What's Up With That? ~ Katy Byrne

Katy Byrne Katy Byrne, MFT is a Psychotherapist in Sonoma, editor and animal lover. Her private practice specializes in: life transitions, couples communication, eating issues, moving forward, conflict resolution and the kitchen sink.

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Radical self-care

Posted on October 3, 2020 by Katy Byrne

How to survive in scary times? After the last phase of suffocating smoke, intense self-care and safety was needed. The constant crucibles of our lives seem to continue nonstop. At least you can save money on your next trip to Burning Man – we’ve got that right here, so you don’t have to wander into the desert for fire and dust. 

There’s plenty going on in this old world, teetering on its axis. The ashes on our heads are haunting particles from melted plastics and animals passed, dying on the land. I found myself humming, “Ring around the rosy, pocket full of posies, ashes, ashes, we all fall down,” not realizing that this tune was actually about the burning of the dead bodies from the victims of the plague. That’s how tricky the subconscious is; our psyches are absorbing a lot right now. So, how to remain vital in chaotic times? 

Riding the waves of catastrophe requires self-regulation. This week Ruth Bader Ginsberg’s death also took the breath out of us. It’s frightening, anticipating elections and watching the news. Sometimes we have to surrender to our sorrow in order to revive. But ruminating on grief is not wise either. So many layers of loss are being digested, from trying to learn new computer programs to figuring out a different way to make income or to live with family and kids. You could be ill or half packed for evacuations while trying to paint the house that you’re not sure will still be standing next year.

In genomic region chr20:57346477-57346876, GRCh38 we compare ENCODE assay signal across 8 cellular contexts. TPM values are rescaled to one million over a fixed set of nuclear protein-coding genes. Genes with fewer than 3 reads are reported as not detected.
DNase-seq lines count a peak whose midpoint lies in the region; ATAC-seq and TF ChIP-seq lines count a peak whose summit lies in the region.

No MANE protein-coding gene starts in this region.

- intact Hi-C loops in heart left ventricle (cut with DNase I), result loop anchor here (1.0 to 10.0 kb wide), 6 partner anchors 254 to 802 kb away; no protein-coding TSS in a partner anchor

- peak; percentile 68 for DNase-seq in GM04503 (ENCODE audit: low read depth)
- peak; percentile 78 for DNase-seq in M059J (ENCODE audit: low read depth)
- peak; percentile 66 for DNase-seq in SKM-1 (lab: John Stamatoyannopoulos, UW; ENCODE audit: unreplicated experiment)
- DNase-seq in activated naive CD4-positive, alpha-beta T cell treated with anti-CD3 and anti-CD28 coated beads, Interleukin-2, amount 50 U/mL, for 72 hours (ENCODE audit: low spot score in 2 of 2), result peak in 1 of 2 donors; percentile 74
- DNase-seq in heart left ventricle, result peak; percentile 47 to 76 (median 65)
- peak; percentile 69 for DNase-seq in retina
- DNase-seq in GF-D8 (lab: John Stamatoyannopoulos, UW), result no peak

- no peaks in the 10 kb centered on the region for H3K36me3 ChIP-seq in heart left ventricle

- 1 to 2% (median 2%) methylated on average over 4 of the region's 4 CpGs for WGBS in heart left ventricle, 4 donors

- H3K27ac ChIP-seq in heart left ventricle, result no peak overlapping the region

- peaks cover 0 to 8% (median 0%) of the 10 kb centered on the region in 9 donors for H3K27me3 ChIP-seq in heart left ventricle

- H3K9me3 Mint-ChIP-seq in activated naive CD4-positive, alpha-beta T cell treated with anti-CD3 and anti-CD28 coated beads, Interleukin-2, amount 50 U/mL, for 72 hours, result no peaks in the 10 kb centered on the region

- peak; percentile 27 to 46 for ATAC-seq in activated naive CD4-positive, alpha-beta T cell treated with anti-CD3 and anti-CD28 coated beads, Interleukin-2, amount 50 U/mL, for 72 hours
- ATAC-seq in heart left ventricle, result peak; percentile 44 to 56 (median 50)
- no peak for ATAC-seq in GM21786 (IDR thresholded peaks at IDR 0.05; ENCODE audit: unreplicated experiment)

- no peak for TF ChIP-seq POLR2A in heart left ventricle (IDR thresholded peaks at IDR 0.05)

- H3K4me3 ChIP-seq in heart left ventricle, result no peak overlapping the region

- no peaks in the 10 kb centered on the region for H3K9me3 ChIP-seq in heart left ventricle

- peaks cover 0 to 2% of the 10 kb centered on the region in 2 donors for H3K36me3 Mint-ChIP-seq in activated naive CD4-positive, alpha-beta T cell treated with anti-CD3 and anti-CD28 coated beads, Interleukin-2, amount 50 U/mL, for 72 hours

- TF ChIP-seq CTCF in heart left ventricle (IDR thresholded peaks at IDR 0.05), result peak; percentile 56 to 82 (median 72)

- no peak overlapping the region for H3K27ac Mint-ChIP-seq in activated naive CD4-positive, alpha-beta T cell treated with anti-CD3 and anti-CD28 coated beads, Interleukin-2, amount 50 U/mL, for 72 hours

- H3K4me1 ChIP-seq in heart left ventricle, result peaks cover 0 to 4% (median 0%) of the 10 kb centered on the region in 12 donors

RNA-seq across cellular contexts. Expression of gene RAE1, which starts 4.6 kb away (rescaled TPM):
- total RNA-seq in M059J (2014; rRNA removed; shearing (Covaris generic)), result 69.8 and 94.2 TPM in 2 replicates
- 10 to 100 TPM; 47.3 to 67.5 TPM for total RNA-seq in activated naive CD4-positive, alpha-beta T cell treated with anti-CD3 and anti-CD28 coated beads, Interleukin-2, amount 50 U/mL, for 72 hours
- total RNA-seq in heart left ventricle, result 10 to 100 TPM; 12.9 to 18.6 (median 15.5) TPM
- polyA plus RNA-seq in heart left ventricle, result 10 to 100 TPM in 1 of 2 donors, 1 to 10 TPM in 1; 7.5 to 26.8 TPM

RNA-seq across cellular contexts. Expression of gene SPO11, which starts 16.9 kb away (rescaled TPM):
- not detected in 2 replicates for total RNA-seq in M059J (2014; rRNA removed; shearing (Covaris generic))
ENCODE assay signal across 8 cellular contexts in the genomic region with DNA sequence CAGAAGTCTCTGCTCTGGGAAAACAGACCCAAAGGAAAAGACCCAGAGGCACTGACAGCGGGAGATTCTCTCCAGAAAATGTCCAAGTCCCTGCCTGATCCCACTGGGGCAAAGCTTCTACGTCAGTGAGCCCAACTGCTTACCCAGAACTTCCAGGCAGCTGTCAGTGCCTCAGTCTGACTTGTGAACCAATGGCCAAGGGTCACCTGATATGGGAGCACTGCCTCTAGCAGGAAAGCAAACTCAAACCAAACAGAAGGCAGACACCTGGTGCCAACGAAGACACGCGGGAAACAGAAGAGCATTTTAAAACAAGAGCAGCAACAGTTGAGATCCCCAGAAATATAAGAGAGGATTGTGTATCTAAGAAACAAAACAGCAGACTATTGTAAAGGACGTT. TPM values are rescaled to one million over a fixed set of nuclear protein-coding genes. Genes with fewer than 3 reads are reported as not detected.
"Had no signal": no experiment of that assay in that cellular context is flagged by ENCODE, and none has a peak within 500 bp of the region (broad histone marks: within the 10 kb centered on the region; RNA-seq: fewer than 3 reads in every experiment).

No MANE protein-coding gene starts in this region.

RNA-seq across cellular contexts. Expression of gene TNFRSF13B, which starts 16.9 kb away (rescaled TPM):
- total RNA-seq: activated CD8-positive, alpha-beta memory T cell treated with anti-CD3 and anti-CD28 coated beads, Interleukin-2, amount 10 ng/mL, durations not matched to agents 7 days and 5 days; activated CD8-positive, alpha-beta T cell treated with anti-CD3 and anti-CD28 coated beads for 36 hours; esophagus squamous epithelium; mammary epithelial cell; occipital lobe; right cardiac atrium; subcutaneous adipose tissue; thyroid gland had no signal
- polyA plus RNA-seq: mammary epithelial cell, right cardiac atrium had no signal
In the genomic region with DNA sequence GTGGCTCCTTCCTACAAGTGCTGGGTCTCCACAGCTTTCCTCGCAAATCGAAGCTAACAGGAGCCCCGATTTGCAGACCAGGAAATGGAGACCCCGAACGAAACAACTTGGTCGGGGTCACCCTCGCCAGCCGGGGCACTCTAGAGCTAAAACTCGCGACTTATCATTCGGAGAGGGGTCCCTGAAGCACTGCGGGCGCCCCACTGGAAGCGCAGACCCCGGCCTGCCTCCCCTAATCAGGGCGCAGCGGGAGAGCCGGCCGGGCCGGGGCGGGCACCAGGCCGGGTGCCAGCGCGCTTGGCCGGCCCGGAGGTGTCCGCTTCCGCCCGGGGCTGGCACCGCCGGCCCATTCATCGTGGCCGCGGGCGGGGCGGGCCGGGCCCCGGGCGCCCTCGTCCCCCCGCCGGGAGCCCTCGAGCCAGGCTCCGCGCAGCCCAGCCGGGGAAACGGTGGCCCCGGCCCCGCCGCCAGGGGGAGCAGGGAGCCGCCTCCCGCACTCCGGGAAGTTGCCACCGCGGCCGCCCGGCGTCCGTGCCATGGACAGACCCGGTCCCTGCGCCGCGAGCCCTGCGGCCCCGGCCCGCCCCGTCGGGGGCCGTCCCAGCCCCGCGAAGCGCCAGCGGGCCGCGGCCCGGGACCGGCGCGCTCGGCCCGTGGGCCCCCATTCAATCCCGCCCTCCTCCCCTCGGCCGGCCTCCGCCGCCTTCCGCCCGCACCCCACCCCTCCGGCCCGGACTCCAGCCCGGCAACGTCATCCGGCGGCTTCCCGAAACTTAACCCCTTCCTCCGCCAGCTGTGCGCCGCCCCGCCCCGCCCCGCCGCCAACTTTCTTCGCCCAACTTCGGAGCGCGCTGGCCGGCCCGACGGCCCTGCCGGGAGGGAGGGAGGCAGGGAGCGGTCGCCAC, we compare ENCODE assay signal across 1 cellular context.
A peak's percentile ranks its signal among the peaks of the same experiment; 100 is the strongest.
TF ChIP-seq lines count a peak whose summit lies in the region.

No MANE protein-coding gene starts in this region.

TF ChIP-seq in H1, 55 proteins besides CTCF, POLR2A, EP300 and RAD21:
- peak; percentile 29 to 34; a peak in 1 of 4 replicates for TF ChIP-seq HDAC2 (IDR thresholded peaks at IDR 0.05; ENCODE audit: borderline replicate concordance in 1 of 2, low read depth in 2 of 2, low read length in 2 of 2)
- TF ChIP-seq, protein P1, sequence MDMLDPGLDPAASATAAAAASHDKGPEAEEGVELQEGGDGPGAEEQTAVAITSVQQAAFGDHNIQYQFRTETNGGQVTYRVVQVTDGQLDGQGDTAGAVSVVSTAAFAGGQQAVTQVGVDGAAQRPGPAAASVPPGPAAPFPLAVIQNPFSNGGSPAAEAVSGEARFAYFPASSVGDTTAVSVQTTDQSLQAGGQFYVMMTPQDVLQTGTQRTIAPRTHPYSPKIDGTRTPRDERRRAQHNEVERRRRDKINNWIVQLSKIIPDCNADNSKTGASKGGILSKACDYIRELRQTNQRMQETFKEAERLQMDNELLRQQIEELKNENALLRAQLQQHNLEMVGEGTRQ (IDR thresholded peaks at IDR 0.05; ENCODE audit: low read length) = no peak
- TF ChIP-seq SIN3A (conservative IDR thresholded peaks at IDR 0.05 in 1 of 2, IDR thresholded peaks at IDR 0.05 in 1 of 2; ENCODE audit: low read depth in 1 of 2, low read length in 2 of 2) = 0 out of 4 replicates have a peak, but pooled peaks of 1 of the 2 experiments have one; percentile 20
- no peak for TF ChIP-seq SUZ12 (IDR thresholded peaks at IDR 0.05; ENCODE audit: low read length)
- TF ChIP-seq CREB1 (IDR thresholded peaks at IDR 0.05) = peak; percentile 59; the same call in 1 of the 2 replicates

I’ve been nervously eating at night, but getting bored with pesky pistachios wearing out my thumb, so I turned to new books. I ordered topics about why we have allowed a bully to run our country, trauma recovery, sex after sixty and wit from women through the ages. I finally settle on Calm the Fuck Down, by Sarah Knight. The message being, “when shit happens, circumstances are what they are: tires are flat, wrists are broken, files are deleted…etc. You may be frustrated, anxious, hurt, angry, or sad – but you are right there in the thick of it and the only thing you can control in the equation is YOU, and your reaction. To survive and thrive in these moments, you need to acknowledge what’s happened, accept the parts you can control and address the parts you can’t.” She admits, “Calm the F– down is essentially a blasphemous long form version of that…” It seemed to sum up self-care for me.

We have to bolster ourselves in trying times, but we also grieve. We can’t constantly stare at losses, but we also have to stay aware of them. So, nourish yourself and others, plant a bush (not a burning bush) or call an ailing relative. “During a quarantine, for example, a resilient person might decide it is a good time to start a meditation practice, take an online course or learn to play the guitar,” rightly advises The New York Times

Or get involved in something meaningful. Join an endeavor you believe in like getting people to vote. We are all needed by a world in trouble. 

Under this kind of siege, radical self-care is essential. No matter how divided we may sometimes feel, we share a unified goal, we all want peace in the valley. 

 



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